-

The Observer is a Student-run, daily print & online newspaper serving Notre Dame & Saint Mary's. Learn more about us.

-

news

Notre Dame law professor reflects on legacy of Justice Scalia

| Thursday, March 31, 2016

In the midst of the fight in Washington over the nomination of Judge Merrick Garland to the Supreme Court following the death of Justice Antonin Scalia, the Young Americans for Freedom hosted the O’Toole Professor of Constitutional Law at Notre Dame, Anthony J. Bellia Jr., to discuss the legacy of Justice Scalia, a man who Bellia called the “the second most influential conservative of the twentieth century behind Ronald Reagan.”

Anthony J. Bellia Jr., former clerk for Supreme Court Justice Antonin Scalia, explores the lingering implications of Scalia’s death on future Supreme Court rulings  in a lecture Wednesday night.Chris Collins | The Observer

Anthony J. Bellia Jr., former clerk for Supreme Court Justice Antonin Scalia, explores the lingering implications of Scalia’s death on future Supreme Court rulings in a lecture Wednesday night.

Bellia said there were major differences between the Federalists, who supported the implementation of a strong court, and the Anti-Federalists who feared the power of an unelected body with such great sway.

“Justice Scalia, in a sense, was the modern day torchbearer of the argument that courts should have a self imposed limited role in the way that they decide cases,” Bellia said.

“Justice Scalia’s primary legacy is that he was a proponent, of when it came to the constitution, giving effect to its original meaning, how is the constitution understood as a public matter at the time it was adopted, when it came to statutes, he was in favor of textualism,” Bellia said.

Bellia said Scalia’s approach approach towards interpreting the constitution, followed a doctrine called “original public meaning.”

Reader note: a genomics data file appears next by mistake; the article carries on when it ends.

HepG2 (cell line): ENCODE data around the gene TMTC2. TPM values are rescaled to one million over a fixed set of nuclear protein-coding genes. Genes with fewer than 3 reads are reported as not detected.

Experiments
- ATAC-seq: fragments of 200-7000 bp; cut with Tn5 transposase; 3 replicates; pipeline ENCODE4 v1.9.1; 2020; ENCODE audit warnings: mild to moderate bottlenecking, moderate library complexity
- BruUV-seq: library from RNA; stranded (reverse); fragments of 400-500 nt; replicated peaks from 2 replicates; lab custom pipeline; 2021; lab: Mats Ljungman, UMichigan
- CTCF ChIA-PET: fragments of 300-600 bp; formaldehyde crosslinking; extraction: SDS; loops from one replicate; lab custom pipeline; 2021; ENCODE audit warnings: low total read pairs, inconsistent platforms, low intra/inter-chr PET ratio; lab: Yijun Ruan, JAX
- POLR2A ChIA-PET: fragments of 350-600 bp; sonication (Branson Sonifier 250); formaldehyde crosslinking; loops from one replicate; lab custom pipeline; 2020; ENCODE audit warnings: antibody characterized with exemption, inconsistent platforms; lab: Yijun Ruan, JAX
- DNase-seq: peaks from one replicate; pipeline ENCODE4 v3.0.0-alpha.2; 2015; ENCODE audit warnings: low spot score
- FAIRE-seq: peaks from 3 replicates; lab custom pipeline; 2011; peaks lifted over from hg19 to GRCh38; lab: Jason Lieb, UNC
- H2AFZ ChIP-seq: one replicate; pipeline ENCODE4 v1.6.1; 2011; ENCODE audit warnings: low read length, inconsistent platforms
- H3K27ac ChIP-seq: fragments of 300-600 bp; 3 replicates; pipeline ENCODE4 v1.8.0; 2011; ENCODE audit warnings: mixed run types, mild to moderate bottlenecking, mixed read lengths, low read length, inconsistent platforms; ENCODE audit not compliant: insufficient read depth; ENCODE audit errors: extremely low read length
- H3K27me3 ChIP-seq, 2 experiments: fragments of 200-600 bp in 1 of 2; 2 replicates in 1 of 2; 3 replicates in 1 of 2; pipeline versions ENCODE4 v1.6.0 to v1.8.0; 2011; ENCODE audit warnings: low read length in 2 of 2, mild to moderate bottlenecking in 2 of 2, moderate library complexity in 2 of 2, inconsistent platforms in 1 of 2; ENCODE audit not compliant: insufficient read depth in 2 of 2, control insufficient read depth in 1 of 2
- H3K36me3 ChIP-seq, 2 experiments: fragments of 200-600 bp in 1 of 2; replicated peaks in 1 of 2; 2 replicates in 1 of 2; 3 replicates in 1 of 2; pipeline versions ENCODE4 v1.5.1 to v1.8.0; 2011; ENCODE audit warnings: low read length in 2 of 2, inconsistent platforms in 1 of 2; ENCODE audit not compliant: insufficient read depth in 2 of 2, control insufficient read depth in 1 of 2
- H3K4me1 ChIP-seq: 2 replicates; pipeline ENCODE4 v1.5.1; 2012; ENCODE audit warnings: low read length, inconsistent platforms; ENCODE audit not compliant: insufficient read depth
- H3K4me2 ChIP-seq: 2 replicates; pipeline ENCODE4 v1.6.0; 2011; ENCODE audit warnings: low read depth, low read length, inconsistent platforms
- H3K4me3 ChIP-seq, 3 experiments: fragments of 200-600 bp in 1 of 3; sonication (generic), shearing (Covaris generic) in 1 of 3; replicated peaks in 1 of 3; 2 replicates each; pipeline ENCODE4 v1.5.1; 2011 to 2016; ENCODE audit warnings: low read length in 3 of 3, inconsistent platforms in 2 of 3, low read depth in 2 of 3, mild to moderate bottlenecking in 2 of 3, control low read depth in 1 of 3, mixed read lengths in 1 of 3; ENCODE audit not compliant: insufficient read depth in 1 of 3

Scalia believed, according to Bellia, that “what is relevant is not the intent of those who drafted it, it’s the meaning that the public would’ve understood it to have when it was ratified.”

“As he applied this approach throughout the years, it led him to many results that were not particularly conservative or liberal,” Bellia said. “There are many opinions he wrote enforcing constitutional rights in a way that reached quite liberal outcomes.”

Bellia said Scalia believed in textualism.

“When it came to interpreting statutes, not the constitution but acts that are passed by congress, you have a similar debate, but not exactly the same one, Justice Scalia was a textualist, he believed that federal judges should try, in interpreting federal statutes, to give them a meaning that reflected the natural or ordinary meaning of the textual language,” Bellia said. 

Bellia said the vacant bench on the court left by Scalia’s death could have significant effects on U.S. law.

“There are a whole series of cases dealing with congressional power, they are big cases and they were all decided 5-4, with four justices in dissent all saying that if we get the votes, were going to overturn this.  On many issues the court is 4-4, if Judge Garland is confirmed … those cases I predict will all flip,” Bellia said. 

Tags: , ,

About Lucas Masin-Moyer

Lucas Masin-Moyer is a Sophomore at Notre Dame majoring in Political Science and American Studies, with a minor in Journalism, Ethics, and Democracy. He serves as Associate News Editor, lives in Morrissey Manor and hails from Telford, Pennsylvania.

Contact Lucas